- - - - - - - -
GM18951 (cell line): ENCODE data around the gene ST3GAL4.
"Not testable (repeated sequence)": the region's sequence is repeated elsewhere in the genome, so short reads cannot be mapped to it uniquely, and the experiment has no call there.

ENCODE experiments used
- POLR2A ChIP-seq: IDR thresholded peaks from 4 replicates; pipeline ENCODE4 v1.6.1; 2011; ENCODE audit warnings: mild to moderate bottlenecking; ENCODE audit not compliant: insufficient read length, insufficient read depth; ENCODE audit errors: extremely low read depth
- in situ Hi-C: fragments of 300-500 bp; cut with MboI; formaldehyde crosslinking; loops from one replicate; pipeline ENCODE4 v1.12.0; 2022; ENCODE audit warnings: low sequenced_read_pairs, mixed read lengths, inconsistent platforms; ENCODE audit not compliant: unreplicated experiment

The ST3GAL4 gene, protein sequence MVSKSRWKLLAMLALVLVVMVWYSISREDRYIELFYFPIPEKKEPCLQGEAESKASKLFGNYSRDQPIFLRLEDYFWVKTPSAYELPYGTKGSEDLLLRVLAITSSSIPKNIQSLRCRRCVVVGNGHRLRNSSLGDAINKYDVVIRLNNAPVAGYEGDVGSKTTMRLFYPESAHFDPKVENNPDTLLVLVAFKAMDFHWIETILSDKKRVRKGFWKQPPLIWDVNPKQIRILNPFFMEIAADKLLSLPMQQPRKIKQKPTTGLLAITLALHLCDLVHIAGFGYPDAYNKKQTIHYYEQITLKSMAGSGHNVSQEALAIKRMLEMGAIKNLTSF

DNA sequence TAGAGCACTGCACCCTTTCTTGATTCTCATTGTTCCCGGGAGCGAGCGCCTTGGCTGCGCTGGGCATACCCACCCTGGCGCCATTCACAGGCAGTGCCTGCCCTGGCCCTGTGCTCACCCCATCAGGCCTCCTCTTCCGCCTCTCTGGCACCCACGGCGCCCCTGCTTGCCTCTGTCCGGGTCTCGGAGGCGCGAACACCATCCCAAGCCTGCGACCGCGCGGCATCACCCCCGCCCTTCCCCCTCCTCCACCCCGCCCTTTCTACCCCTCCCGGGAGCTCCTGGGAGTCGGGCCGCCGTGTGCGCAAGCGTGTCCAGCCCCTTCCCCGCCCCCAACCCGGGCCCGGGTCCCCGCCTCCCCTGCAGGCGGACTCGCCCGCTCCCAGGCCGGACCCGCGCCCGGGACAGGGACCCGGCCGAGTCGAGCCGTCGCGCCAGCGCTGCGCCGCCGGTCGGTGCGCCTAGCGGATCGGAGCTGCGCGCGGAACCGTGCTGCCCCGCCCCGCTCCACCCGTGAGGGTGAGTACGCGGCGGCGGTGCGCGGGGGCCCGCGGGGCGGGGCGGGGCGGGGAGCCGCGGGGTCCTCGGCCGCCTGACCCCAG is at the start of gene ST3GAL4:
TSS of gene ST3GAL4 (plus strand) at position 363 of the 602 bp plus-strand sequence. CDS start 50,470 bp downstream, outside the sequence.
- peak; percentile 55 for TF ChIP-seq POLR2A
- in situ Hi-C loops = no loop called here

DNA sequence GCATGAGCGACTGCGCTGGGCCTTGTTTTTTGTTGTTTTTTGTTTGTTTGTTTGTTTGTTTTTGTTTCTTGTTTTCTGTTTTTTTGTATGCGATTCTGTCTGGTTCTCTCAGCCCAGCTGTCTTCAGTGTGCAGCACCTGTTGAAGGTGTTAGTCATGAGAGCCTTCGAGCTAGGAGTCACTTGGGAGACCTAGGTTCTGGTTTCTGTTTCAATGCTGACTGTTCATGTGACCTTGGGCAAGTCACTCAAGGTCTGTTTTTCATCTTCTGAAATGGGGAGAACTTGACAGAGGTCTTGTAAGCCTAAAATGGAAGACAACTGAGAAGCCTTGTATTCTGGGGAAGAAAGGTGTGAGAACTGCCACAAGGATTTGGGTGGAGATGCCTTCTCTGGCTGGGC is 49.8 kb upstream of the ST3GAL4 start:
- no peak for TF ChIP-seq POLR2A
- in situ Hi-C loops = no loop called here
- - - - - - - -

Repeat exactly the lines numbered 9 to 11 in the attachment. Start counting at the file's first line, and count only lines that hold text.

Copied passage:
- peak; percentile 55 for TF ChIP-seq POLR2A
- in situ Hi-C loops = no loop called here

DNA sequence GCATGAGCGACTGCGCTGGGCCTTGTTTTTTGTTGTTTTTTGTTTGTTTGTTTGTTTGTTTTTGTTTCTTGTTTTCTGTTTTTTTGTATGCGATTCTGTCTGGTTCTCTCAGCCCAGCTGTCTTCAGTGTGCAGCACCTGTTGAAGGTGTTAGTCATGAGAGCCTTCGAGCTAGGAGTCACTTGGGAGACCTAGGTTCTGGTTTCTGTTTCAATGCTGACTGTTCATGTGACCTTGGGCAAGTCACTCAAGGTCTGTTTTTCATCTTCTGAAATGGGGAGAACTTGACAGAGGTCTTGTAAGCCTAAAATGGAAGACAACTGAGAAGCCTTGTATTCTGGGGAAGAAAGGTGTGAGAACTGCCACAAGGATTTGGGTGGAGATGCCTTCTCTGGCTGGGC is 49.8 kb upstream of the ST3GAL4 start: